This classic puzzle tests your critical thinking skills by challenging your ability to deal with probabilities. They give you three doors to choose from, behind one is a car and behind the other two is nothing.
After you make your choice, they ask you to guess again which door the car is in. When you make your second choice, you are told that one of the remaining closed doors has been opened for you (leaving only two options). Which door should you choose? Many people’s initial guess was incorrect because they did not understand how conditional probability works when presented with multiple choices.
5. The Trolley Problem
The Trolley Problem is a classic ethical thought experiment. It challenges our intuitions about self-preservation and the value of human life. You are standing on a footbridge overlooking a railway track. Down the track, you can see a runaway trolley heading towards five people who will certainly be killed if it hits them. You are also connected to the track by a cable, so you could stop the trolley by throwing yourself in front of it. However, you would also kill yourself in the process. Do you throw yourself in front of the trolley?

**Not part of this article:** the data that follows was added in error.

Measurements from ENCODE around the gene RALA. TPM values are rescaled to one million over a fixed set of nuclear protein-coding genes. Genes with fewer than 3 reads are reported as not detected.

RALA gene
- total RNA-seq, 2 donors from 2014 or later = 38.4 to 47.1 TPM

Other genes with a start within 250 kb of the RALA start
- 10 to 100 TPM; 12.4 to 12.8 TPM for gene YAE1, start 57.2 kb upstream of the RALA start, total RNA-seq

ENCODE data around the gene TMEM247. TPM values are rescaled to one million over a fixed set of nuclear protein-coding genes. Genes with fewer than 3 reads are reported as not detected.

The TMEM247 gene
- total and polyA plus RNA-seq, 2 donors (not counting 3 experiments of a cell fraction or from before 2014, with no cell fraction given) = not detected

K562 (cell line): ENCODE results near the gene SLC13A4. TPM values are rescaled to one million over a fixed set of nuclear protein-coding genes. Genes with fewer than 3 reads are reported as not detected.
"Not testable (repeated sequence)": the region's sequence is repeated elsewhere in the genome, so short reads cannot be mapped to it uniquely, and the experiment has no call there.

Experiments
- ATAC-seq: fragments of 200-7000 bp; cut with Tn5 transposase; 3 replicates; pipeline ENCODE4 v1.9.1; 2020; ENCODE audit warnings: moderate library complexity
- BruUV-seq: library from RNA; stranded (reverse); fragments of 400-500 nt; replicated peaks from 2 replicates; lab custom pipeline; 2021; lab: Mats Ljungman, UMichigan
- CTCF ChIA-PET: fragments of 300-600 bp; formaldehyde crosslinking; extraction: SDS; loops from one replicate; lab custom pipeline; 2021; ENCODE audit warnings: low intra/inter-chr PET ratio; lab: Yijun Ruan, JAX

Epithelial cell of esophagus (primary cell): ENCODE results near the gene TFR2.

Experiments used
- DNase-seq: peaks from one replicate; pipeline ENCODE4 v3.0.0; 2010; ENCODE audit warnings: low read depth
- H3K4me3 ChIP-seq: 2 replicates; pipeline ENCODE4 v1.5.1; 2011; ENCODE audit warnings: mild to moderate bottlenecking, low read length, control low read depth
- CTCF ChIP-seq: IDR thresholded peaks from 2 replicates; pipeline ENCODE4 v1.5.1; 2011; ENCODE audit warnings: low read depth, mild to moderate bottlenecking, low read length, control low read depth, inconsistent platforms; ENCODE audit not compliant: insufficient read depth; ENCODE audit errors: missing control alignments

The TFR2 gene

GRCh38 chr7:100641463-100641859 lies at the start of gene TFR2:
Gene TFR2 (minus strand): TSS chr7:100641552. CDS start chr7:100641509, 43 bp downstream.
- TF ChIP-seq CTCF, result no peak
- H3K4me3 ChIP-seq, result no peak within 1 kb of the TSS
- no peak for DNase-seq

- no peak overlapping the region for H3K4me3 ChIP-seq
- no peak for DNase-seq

6. The Tower of Hanoi
The Tower of Hanoi is a classic puzzle that requires critical thinking skills to solve. This puzzle consists of a series of disks of different sizes placed on one of three pegs. The objective is to move all the disks onto another peg, with each disk larger than the one before it. The puzzle starts simple, but once you reach the third and fourth pegs, it quickly becomes complicated and requires critical thinking and logical deduction.
7. 3d- Printed Motorcycles
This puzzle tests your ability to reason using conditional statements and what is known as a disjunctive syllogism. You are given the following: A motorcycle part that was made with stereolithography technology; another motorcycle part with identical dimensions but different manufacturing processes; and an online chart showing average strength output for various types of engine parts. Your task is to determine the manufacturing process of the second identical motorcycle part.